I never cease to be amazed by the inventiveness of potential scammers. Not content with phoning up and pretending to be Microsoft’s help centre, or emailing to tell you that someone you don’t know in Cameroon wants to place millions of euros in your bank account, they have now turned their attention to smoke detectors.
Since March 8th this year, private property owners in France have been required to fit a smoke alarm (détecteur de fumée). This is a pretty sensible idea. Once your house is on fire, you have surprisingly little time to get out. It’s not the flames that get you but the smoke inhalation. Smoke detectors are (or should be) more sensitive than the human sense of smell, so they give you that extra chance to escape.
Many house fires in France are caused by electrical faults. Conscious that our own electrical installation may not be perfect in places, we had a smoke alarm installed a few years ago. We also have a portable one elsewhere in the house.
Like most such equipment, smoke detectors have to conform to quality and safety norms in France. If you buy one, it should have the certification CE and NF EN 14604 (“Norme Française”). You are also supposed to inform your insurer in writing that your house has a smoke detector installed. I wonder how many people know this (we didn’t).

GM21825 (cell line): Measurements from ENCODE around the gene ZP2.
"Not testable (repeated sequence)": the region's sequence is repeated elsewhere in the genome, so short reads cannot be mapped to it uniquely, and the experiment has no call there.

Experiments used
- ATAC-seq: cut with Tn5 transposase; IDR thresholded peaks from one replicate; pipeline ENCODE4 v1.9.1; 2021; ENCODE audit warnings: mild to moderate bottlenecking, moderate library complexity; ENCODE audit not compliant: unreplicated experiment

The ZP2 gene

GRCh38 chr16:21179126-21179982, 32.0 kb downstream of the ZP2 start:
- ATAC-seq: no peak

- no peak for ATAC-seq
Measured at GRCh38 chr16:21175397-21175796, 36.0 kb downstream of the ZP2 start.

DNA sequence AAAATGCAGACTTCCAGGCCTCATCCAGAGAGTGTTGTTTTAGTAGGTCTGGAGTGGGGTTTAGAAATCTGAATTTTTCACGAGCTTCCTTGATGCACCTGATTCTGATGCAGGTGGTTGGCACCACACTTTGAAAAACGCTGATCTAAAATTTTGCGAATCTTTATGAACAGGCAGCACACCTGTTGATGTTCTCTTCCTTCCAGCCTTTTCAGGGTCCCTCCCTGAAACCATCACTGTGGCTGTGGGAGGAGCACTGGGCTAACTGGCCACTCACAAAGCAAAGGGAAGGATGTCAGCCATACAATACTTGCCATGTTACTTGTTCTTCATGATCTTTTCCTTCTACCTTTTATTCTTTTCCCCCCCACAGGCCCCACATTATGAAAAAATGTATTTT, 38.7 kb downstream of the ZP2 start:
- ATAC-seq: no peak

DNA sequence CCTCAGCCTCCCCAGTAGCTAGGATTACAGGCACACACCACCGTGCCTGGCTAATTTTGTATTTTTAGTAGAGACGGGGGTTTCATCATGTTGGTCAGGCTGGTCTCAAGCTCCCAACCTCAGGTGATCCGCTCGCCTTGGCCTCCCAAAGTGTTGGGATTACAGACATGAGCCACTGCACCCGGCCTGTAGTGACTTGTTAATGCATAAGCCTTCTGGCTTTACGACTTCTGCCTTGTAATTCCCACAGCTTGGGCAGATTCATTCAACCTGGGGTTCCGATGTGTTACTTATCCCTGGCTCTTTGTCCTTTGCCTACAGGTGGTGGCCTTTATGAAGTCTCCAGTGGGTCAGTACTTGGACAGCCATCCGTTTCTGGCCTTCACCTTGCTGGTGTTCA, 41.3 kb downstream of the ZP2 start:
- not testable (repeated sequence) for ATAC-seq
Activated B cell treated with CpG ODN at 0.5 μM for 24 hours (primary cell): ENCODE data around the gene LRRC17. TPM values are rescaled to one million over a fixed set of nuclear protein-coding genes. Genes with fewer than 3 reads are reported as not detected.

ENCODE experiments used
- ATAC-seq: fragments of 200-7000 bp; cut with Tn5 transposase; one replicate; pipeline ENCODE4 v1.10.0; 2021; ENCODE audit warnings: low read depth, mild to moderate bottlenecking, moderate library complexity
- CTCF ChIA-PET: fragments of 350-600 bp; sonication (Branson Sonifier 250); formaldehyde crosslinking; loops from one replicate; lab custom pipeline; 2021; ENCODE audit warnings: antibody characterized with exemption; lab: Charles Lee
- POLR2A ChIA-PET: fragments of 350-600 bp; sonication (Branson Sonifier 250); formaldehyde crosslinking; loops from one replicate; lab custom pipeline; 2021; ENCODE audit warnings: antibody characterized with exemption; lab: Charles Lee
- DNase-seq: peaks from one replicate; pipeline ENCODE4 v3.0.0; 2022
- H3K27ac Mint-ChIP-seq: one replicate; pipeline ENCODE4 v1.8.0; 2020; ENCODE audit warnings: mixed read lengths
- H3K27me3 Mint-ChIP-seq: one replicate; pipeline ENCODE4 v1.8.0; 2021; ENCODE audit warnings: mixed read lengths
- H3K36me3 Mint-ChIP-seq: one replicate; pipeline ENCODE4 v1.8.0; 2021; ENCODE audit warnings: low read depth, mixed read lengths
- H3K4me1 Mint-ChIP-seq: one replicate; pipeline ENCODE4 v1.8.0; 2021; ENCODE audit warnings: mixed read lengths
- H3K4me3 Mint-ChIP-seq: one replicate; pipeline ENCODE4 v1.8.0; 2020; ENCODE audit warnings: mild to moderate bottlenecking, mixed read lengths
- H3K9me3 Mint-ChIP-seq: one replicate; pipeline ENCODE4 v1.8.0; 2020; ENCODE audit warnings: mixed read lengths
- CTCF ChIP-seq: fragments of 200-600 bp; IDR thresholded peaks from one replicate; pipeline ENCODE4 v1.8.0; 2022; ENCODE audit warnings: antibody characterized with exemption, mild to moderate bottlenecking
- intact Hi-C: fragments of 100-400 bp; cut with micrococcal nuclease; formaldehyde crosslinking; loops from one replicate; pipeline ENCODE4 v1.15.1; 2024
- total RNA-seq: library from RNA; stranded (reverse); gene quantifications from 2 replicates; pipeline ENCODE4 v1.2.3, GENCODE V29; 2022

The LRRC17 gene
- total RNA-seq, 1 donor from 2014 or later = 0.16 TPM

Beware of phoney inspectors
Two scams have been going on in relation to smoke detectors. Scam Number 1 concerns door-to-door salespeople who claim to be official, authorised sellers of smoke detectors. They are bogus; there are no official smoke alarm sellers. So don’t let them in, and certainly don’t buy an overpriced alarm from them.
Scam Number 2 is a phone scam and we have experienced this on a number of occasions recently. You answer the phone and a recorded message kicks in, telling you that an authorised smoke alarm inspector is going to come round and check that your detector conforms to the standards. The message then asks you to wait to be connected to someone so that you can fix an appointment.
Again, there are no official inspectors. Instead, they will charge you through the nose for their service and, to add insult to injury, might case the joint to burgle it later on.
You do have to maintain your alarm (i.e. make sure the batteries haven’t run out) and ensure it’s in working order. But there is, as yet, no official programme of inspections. So, again, don’t make an appointment and don’t let them in if they turn up.
There are also insurance implications if you don’t install a detector. I won’t go into detail here since I’m no expert. You can find out more about it via Google.
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